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http://dx.doi.org/10.1023/b:mcbi.0000009877.90129.e3DOI Listing
November 2004

The DMWD protein from the myotonic dystrophy (DM1) gene region is developmentally regulated and is present most prominently in synapse-dense brain areas.

Brain Res 2003 May;971(1):116-27

Department of Cell Biology, NCMLS, UMC Radboud, University of Nijmegen, Geert Grooteplein Zuid 28, 6525 GA, Nijmegen, The Netherlands.

The DMWD gene is located in the myotonic dystrophy (DM1) gene cluster on 19q, just upstream of the DMPK gene. RNA and protein products of this gene are ubiquitously expressed in all adult tissues, but occur most abundant in testes and brain. Altered expression of DMWD mRNA in DM1 patients has been observed, suggesting a role of the DMWD gene products in disease manifestation. Here we focussed on DMWD expression in mouse brain and followed mRNA and protein levels and (intra)cellular location in developing brain in vivo as well as in differentiating neuronal cell cultures in vitro. In the interval between postnatal days P7 and P21, the steady-state level of DMWD mRNA remained constant, whereas the DMWD protein (doublet of 70 kDa) level gradually increased during the same period. The DMWD protein was expressed throughout the brain, at a low level in glial cells, more prominently in neurons and specifically in the neuropil of brain areas with a high density of synaptic connections. Intracellularly, DMWD was dispersed in a punctuate fashion throughout the neural cell body, the nucleus and the dendrites with their synapses, but was excluded from axons. Based on these findings and on new literature data concerning the role of DMWD homologs in lower eukaryotes, we discuss the possible role of DMWD in the brain-related symptoms seen in DM1 patients.
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http://dx.doi.org/10.1016/s0006-8993(03)02430-2DOI Listing
May 2003

Creatine kinase B-driven energy transfer in the brain is important for habituation and spatial learning behaviour, mossy fibre field size and determination of seizure susceptibility.

Eur J Neurosci 2002 May;15(10):1692-706

Department of Cell Biology, University Medical Center St. Radboud, NCMLS, University of Nijmegen, Geert Grooteplein 28, 6525 GA, The Netherlands.

Creatine kinases are important in maintaining cellular-energy homeostasis, and neuroprotective effects have been attributed to the administration of creatine and creatine-like compounds. Herein we examine whether ablation of the cytosolic brain-type creatine kinase (B-CK) in mice has detrimental effects on brain development, physiological integrity or task performance. Mice deficient in B-CK (B-CK-/-) showed no gross abnormalities in brain anatomy or mitochondrial ultrastructure, but had a larger intra- and infrapyramidal mossy fibre area. Nuclear magnetic resonance spectroscopy revealed that adenosine triphosphate (ATP) and phosphocreatine (PCr) levels were unaffected, but demonstrated an apparent reduction of the PCr left arrow over right arrow ATP phosphorus exchange capacity in these mice. When assessing behavioural characteristics B-CK-/- animals showed diminished open-field habituation. In the water maze, adult B-CK-/- mice were slower to learn, but acquired the spatial task. This task performance deficit persisted in 24-month-old, aged B-CK-/- mice, on top of the age-related memory decline normally seen in old animals. Finally, a delayed development of pentylenetetrazole-induced seizures (creating a high-energy demand) was observed in B-CK-/- mice. It is suggested that the persistent expression of the mitochondrial isoform ubiquitous mitochondrial CK (UbCKmit) in the creatine/phospho-creatine shuttle provides compensation for the loss of B-CK in the brain. Our studies indicate a role for the creatine-phosphocreatine/CK circuit in the formation or maintenance of hippocampal mossy fibre connections, and processes that involve habituation, spatial learning and seizure susceptibility. However, for fuelling of basic physiological activities the role of B-CK can be compensated for by other systems in the versatile and robust metabolic-energy network of the brain.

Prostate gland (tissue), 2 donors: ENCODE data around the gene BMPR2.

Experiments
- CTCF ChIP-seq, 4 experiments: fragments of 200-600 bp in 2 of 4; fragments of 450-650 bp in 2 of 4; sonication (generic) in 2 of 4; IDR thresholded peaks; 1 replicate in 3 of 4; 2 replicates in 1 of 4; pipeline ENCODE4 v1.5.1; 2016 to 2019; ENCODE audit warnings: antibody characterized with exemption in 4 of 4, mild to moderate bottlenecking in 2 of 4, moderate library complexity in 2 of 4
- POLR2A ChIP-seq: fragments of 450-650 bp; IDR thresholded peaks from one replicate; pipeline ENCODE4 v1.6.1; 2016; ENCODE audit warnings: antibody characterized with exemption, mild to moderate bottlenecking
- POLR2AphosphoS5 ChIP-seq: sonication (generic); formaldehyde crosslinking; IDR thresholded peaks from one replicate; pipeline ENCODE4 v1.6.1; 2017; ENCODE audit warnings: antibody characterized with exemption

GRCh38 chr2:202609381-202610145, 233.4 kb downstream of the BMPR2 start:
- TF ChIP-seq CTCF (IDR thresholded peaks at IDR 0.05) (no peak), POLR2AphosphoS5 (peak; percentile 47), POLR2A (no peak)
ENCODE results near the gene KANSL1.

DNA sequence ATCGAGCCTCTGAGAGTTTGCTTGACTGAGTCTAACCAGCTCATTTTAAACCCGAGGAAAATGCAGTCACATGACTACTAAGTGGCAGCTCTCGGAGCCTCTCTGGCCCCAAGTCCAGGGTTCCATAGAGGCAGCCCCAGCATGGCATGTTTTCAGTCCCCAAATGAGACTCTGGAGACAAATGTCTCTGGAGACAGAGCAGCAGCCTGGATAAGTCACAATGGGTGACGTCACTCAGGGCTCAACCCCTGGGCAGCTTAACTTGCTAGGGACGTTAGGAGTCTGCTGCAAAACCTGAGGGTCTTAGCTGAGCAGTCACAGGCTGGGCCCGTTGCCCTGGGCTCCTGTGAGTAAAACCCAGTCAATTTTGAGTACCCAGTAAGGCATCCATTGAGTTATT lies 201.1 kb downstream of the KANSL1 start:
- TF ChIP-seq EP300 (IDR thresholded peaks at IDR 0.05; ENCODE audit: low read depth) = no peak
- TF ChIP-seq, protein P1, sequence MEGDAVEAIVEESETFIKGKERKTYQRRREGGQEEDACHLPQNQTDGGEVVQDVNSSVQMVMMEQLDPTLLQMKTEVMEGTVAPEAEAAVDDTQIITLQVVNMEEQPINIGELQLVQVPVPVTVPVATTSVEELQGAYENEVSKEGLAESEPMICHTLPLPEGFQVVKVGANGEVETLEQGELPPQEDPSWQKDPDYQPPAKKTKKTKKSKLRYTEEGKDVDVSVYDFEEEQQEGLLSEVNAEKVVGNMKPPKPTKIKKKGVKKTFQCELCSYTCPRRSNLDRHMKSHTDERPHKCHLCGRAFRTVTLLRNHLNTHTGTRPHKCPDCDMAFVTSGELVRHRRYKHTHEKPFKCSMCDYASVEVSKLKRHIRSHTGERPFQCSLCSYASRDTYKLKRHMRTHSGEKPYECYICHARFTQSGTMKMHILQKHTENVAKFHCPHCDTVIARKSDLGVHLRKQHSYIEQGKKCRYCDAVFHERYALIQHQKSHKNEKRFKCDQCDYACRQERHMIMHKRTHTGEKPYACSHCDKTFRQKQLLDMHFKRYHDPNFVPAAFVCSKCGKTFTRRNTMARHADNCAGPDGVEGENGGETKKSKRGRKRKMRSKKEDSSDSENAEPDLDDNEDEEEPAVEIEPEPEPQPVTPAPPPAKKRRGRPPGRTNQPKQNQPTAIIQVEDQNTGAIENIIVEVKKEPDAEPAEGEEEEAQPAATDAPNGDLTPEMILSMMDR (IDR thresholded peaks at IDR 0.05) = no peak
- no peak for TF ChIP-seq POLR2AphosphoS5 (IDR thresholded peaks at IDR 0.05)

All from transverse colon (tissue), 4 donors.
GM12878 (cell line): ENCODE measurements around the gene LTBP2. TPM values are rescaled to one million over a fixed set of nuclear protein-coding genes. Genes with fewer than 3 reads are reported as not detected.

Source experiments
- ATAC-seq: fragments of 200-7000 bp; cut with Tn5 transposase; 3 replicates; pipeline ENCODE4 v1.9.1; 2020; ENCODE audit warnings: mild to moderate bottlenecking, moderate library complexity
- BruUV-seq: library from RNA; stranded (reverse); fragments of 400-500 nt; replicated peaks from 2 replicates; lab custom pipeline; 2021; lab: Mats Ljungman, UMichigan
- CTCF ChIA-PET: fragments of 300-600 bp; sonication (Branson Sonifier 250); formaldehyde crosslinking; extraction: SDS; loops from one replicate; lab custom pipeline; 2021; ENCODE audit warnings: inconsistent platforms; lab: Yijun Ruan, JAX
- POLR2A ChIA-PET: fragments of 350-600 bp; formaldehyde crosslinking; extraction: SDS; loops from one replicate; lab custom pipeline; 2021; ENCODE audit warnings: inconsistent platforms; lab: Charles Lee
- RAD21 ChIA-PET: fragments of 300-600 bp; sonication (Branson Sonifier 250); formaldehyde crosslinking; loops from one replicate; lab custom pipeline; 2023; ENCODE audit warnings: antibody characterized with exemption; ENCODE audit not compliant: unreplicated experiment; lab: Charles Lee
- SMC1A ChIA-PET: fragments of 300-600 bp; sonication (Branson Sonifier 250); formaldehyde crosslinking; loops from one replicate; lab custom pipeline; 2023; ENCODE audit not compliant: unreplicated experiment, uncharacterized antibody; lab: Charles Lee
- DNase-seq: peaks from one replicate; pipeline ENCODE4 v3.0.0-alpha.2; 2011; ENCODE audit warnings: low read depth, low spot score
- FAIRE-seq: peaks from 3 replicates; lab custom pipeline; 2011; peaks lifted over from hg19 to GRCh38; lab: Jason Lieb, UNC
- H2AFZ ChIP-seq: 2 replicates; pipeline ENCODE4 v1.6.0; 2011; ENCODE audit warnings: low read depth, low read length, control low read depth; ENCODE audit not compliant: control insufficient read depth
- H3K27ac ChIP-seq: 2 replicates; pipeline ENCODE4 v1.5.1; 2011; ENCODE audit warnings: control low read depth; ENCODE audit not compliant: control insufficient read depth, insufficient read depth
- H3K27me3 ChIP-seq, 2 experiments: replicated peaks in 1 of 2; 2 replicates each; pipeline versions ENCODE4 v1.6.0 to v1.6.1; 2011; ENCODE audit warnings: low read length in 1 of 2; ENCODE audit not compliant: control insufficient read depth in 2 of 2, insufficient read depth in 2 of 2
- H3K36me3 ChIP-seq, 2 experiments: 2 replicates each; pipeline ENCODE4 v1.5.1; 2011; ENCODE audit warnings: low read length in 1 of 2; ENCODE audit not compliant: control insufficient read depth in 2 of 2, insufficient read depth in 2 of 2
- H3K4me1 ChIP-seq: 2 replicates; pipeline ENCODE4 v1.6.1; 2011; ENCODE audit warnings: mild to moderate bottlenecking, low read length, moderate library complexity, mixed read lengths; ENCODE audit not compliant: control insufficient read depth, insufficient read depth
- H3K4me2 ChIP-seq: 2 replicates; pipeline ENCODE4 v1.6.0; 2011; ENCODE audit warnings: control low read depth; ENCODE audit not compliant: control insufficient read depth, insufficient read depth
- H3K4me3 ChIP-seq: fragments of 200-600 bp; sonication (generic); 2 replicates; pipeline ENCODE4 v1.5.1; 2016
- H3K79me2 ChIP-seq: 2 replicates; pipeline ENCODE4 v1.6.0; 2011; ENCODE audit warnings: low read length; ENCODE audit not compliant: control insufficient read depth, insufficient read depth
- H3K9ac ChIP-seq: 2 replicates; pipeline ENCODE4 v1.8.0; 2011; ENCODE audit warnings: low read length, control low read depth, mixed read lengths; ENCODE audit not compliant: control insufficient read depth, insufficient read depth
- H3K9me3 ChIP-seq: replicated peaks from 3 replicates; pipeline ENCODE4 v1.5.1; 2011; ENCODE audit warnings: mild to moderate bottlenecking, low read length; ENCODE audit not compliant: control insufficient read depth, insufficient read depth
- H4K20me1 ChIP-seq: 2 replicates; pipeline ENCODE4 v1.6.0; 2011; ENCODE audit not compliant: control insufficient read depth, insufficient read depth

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http://dx.doi.org/10.1046/j.1460-9568.2002.02001.xDOI Listing
May 2002